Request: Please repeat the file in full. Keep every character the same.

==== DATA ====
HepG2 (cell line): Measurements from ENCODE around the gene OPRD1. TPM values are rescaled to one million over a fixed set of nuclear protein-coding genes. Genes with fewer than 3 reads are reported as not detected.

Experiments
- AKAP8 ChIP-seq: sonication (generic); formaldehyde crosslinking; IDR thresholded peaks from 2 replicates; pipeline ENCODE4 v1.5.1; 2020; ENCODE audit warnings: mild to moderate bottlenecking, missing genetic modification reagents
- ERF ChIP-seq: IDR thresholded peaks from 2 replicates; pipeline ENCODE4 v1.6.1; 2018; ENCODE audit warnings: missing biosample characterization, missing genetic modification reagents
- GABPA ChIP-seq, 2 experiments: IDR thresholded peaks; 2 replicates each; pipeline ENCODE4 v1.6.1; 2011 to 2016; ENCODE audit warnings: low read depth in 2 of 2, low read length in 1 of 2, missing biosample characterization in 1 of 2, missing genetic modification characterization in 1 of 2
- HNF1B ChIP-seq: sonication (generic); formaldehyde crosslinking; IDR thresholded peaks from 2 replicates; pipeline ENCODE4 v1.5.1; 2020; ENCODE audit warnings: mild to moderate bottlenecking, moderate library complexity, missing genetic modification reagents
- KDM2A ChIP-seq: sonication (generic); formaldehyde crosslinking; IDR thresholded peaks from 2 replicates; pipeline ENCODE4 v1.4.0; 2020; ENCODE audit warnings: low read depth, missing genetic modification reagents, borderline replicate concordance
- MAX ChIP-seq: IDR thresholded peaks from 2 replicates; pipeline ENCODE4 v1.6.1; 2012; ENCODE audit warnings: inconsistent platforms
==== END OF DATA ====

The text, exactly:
HepG2 (cell line): Measurements from ENCODE around the gene OPRD1. TPM values are rescaled to one million over a fixed set of nuclear protein-coding genes. Genes with fewer than 3 reads are reported as not detected.

Experiments
- AKAP8 ChIP-seq: sonication (generic); formaldehyde crosslinking; IDR thresholded peaks from 2 replicates; pipeline ENCODE4 v1.5.1; 2020; ENCODE audit warnings: mild to moderate bottlenecking, missing genetic modification reagents
- ERF ChIP-seq: IDR thresholded peaks from 2 replicates; pipeline ENCODE4 v1.6.1; 2018; ENCODE audit warnings: missing biosample characterization, missing genetic modification reagents
- GABPA ChIP-seq, 2 experiments: IDR thresholded peaks; 2 replicates each; pipeline ENCODE4 v1.6.1; 2011 to 2016; ENCODE audit warnings: low read depth in 2 of 2, low read length in 1 of 2, missing biosample characterization in 1 of 2, missing genetic modification characterization in 1 of 2
- HNF1B ChIP-seq: sonication (generic); formaldehyde crosslinking; IDR thresholded peaks from 2 replicates; pipeline ENCODE4 v1.5.1; 2020; ENCODE audit warnings: mild to moderate bottlenecking, moderate library complexity, missing genetic modification reagents
- KDM2A ChIP-seq: sonication (generic); formaldehyde crosslinking; IDR thresholded peaks from 2 replicates; pipeline ENCODE4 v1.4.0; 2020; ENCODE audit warnings: low read depth, missing genetic modification reagents, borderline replicate concordance
- MAX ChIP-seq: IDR thresholded peaks from 2 replicates; pipeline ENCODE4 v1.6.1; 2012; ENCODE audit warnings: inconsistent platforms